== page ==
The Rise of “Illicit” Farming
The rise in poverty amongst peasant farmers also has led to an increase in a phenomenon known as illicit farming. Simon David Avila Pacheco, a researcher at Mexico’s Universidad Nacional Autonomo (UNAM), found in a recent study that growing numbers of farmers who cannot survive by growing maize or corn, have turned to “illicit” farming. Farms that once grew crops shipped to other parts of Mexico as well as for subsistence living have been displaced, and now must turn to producing illegal agricultural goods, such as marijuana and opium, in order to survive. Pacheco mentions in his study, “the earnings by those engaged in the illegal planting are higher… a day devoted to cutting sugar cane for a day [which can] earn more than twice the minimum wage.” When citing revenue for the illicit crops, “the other crops earn between 150 and 300 pesos per day.” With Colombian cocaine trafficking; increase of illicit farming; and NAFTA’s free movement of goods, the Mexican government will see much more difficulty curbing drug cartel influence.

The tensions between the U.S. and Mexico have become more visible in the 2008 U.S presidential elections. Not only immigration, but the perception that NAFTA has hurt blue collar workers in the United States, has become an issue that has made its way into the presidential debates and thereafter to be the predominant issue, especially amongst Democrats.

2008 U.S. Presidential Election: Democratic Primary
President Calderón has made it overtly evident that he will not be calling for any re-negotiation of NAFTA during his six-year presidential term. “The free trade agreement, negotiated almost 15 years ago, has its pros and cons, but overall it has benefited the country,” a is point that Calderón repeatedly stresses. But, Calderón may face a challenge to his stance if a Democratic nominee is elected. At a recent debate in Ohio, Barack Obama and Hillary Clinton have expressed an interest in pursuing the amendment of key NAFTA provisions and threatened to pull the United States out of the trade agreement altogether, if either Mexico or Canada refuses to renegotiate. Clinton has emphasized in the debate, “we will opt out of NAFTA unless we renegotiate it, and we renegotiate on terms that are favorable to all of America.” Obama added, “I think we should use the hammer of a potential opt-out as leverage to ensure that we actually get labor and environmental standards that are enforced.” Both have advocated stricter labor and environmental laws, but are vague in specifics.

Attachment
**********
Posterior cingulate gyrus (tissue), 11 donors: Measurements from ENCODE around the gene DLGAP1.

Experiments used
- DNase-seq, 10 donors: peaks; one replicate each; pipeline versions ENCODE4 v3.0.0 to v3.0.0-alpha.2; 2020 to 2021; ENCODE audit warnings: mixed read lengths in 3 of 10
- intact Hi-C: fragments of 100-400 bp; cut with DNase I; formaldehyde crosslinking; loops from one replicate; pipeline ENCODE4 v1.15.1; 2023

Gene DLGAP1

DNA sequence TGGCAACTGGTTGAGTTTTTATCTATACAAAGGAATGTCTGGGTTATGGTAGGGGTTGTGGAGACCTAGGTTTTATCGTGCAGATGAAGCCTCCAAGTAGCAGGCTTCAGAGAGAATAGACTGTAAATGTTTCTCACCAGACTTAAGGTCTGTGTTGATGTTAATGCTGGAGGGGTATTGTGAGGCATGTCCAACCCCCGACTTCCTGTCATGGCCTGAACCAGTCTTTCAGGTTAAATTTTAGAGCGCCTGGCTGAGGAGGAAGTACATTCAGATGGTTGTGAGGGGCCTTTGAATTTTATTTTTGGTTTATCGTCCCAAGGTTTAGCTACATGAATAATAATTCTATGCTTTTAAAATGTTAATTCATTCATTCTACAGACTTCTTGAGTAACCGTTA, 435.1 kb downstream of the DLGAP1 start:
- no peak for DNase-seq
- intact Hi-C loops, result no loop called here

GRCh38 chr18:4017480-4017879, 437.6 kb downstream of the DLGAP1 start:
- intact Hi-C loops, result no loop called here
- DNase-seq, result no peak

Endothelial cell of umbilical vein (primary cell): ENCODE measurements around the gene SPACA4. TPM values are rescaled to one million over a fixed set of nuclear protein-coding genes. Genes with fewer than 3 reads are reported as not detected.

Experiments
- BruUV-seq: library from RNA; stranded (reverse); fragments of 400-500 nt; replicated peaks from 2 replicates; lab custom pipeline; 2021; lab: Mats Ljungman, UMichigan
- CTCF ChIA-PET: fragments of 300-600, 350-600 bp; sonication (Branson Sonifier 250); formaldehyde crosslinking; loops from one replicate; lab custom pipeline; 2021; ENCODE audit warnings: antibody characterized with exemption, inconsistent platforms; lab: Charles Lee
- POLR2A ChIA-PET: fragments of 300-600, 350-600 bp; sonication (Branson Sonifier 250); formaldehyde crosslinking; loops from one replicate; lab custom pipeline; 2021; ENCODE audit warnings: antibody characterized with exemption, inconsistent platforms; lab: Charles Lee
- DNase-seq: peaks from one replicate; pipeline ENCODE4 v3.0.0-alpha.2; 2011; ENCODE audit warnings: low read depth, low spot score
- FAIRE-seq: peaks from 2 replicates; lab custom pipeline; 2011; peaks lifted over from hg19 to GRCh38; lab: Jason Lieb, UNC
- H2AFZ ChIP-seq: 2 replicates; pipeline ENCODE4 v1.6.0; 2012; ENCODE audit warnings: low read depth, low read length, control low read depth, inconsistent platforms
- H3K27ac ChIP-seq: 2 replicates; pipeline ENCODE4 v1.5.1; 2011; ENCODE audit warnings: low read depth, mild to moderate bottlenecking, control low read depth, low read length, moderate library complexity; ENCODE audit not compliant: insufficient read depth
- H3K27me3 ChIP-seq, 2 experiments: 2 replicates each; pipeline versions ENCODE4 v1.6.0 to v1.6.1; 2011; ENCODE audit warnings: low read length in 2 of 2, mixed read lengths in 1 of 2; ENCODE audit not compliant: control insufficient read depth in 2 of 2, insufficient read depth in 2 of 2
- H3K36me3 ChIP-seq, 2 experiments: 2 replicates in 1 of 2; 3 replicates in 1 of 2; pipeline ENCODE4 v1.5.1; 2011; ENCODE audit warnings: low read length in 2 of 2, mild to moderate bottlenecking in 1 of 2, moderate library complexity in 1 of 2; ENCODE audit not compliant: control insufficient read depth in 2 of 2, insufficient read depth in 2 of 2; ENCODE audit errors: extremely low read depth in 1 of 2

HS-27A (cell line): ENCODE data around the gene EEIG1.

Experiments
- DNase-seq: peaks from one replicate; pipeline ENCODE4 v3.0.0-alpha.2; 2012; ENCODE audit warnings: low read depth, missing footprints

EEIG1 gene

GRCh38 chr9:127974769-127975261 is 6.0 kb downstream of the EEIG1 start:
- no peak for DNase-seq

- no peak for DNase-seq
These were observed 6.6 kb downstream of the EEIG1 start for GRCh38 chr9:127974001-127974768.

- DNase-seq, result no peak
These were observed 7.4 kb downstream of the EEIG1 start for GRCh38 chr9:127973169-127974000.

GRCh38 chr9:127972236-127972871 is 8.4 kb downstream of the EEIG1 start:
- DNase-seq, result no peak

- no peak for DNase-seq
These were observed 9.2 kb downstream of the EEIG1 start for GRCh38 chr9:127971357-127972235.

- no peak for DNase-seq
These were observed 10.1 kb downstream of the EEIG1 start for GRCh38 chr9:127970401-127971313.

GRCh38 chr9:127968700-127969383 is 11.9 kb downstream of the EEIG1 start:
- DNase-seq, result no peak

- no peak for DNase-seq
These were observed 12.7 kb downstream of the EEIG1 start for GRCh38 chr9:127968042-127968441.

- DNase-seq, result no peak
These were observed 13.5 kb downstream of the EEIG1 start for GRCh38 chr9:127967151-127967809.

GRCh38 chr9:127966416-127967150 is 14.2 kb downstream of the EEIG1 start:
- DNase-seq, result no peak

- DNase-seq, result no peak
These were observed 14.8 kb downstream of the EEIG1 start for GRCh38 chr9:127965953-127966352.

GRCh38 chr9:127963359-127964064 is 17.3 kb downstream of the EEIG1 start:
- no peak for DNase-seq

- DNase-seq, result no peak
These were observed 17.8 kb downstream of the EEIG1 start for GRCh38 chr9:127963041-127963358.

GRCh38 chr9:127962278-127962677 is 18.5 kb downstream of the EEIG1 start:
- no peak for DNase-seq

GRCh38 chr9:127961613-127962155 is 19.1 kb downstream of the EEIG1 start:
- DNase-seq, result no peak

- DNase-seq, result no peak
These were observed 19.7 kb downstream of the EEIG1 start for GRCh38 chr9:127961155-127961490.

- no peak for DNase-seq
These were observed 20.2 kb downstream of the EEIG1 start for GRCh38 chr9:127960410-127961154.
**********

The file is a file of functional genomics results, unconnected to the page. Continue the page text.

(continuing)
For Calderón, who recently has visited this country, his relations with the United States may be further undermined if a Democrat takes office. He may be pressured to change his position on renegotiating NAFTA, a stance that would go against the creedal beliefs of his party, the Partido Acción Nacional, or PAN. The PAN believes in further privatization of certain industries that are still controlled by the government; it also promotes further pursuing free trade agreements.

In fact, the PAN may privately feel more comfortable with John McCain, who has said he will not renegotiate NAFTA, claiming that security and trade “are interconnected with each other”. Opting out for McCain would jeopardize U.S. relations with Canada, which is important to keep stable because of Canada’s commitment to maintain troops in Afghanistan and the fact that it is Washington’s largest trading partner.

The shift to a new U.S. president and Mexico’s probable willingness to allow for further trade liberalization has characteristics similar to 1994, when Carlos Salinas was president. Salinas ended his term with an enormous domestic brawl over the implementation of NAFTA. He was accused of pursuing the free trade agreement in order to benefit insiders (including Salinas himself) rather than actually attempting to modernize Mexico. Calderón may face similar accusations from the opposition parties and from the people regarding his readiness to ignore demands by peasant farmers to renegotiate NAFTA.

Calderón and Salinas
President Felipe Calderón won what many in the southern region of Mexico still regard as the fraudulent election in 2006. Andres Manuel Lopez Obrador, Calderón’s rival in the election and the candidate of the left-leaning Partido de la Revolución Democrática (PRD), archly questioned the legitimacy of his opponent’s victory. Lopez Obrador contends that he was the true victor and what could be the majority of impoverished Mexicans tend to see it the same way. Lopez Obrador led massive protests after the July 2 elections in Mexico City’s, El Zocalo (central square), where he passionately condemned the results, calling them rigged. Over 500,000 Mexicans protested for weeks against Calderón ’s victory and supported Lopez Obrador’s claim to the presidency.

Salinas de Gotari (1988-1994) also became president in the midst of an election that many viewed, and most rightly so, as fraudulent. His opponent, Cuahtémoc Cárdenas, founder of the PRD, is believed by many Mexicans to have been the likely winner in the balloting, but the PRI controlled the electoral machinery and decided differently. Beginning with his inaugural address, Salinas’ professed victory was denounced by crowds surrounding the legislative palace and chanting “El pueblo votó y Cárdenas ganó (The people voted and Cárdenas won).” According to Philip Russell’s “Mexico under Salinas,” the new president tried to disavow these charges of illegitimacy by promoting the theme of “modernization” in his speeches, in which he pledged that he would begin his dream of pursuing NAFTA, which would bring prosperity to the country.


PAN Politics